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Heartless Lyn @ Great Imaginations

"All that is gold does not glitter,
Not all those who wander are lost"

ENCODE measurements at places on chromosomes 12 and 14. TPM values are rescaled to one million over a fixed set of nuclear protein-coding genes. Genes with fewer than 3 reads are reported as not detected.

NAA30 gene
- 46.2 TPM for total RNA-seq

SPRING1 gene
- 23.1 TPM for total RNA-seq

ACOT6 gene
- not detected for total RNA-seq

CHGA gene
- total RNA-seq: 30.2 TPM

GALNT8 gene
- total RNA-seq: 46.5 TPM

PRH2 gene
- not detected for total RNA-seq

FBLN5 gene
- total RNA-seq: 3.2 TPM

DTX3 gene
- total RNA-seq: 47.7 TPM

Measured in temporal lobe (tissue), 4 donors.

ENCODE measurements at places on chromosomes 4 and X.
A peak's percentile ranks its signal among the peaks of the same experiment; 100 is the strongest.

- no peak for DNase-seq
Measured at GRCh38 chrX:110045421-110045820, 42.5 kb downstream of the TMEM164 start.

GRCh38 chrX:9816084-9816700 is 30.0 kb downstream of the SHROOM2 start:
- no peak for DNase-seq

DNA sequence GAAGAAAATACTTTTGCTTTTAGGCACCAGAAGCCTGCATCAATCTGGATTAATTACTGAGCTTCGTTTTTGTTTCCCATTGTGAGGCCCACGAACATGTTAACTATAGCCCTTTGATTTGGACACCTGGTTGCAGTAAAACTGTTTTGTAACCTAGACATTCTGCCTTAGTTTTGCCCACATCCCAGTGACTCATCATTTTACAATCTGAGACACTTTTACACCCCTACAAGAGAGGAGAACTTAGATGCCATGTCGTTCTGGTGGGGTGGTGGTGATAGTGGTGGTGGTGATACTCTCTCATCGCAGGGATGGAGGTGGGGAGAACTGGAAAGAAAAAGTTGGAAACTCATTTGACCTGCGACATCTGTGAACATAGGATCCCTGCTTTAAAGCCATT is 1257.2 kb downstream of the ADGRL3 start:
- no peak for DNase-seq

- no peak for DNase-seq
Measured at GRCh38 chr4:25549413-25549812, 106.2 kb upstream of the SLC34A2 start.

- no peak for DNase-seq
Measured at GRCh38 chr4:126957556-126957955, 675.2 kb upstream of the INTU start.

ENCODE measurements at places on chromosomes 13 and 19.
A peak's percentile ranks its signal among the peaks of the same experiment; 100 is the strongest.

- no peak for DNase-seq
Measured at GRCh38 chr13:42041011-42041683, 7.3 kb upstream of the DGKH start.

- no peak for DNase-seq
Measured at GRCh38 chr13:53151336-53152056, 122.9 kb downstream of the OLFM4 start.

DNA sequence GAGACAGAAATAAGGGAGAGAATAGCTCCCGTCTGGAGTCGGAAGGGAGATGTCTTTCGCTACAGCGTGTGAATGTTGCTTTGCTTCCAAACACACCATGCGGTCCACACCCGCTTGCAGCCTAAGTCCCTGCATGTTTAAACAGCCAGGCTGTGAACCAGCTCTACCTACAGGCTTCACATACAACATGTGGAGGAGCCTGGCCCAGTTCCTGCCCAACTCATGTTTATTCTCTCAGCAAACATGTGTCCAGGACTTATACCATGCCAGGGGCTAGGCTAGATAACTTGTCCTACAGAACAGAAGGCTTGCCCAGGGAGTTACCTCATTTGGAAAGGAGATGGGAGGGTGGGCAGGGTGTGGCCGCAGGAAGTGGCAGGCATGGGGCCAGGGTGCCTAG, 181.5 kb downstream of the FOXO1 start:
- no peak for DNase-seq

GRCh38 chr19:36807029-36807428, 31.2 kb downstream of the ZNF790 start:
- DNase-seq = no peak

Miss Peregrine's Home for Peculiar Children - Ransom Riggs 3.5 stars.For a first time novelist, Riggs performs decently on his story. I enjoyed the spooky mood of the photographs, and the story included some sci-fi inspired elements.The Good:I really enjoyed the main character. Sarcastic yet utterly lost in life, Jacob was a perfect balance in a main character.I might be in the minority, but I really really REALLY liked Emma Bloom as well. She made the perfect female companion, with her own twisted side story, and enough sweet and tart in her personality to help hit it home with the reader.I loved the idea of fitting in the Jewish and German struggle into a sci-fi story. I believe that young adults need a story to be a bit attractive before they step up into the real history, and this book folds both aspects into the book.The photographs helped set the mood of the book. I love old photos, and the selection made by the author ran through the whole emotional gambit. The Not-So-GoodI felt that the story was spliced and put back together. The photographs set the story apart from the other YA int he field, but it was apparent that the story was built around the art. The first part of the book seemed to be set in "real time", and the latter part in "sci-fi" time. The story was nicely written, but the cracks were very easy to spot.The ending. After a drag out, overwhelming battle, the ending seemed to drag out, then abruptly stopped. I would suggest this story for those who are looking for a nice, entertaining piece of fiction.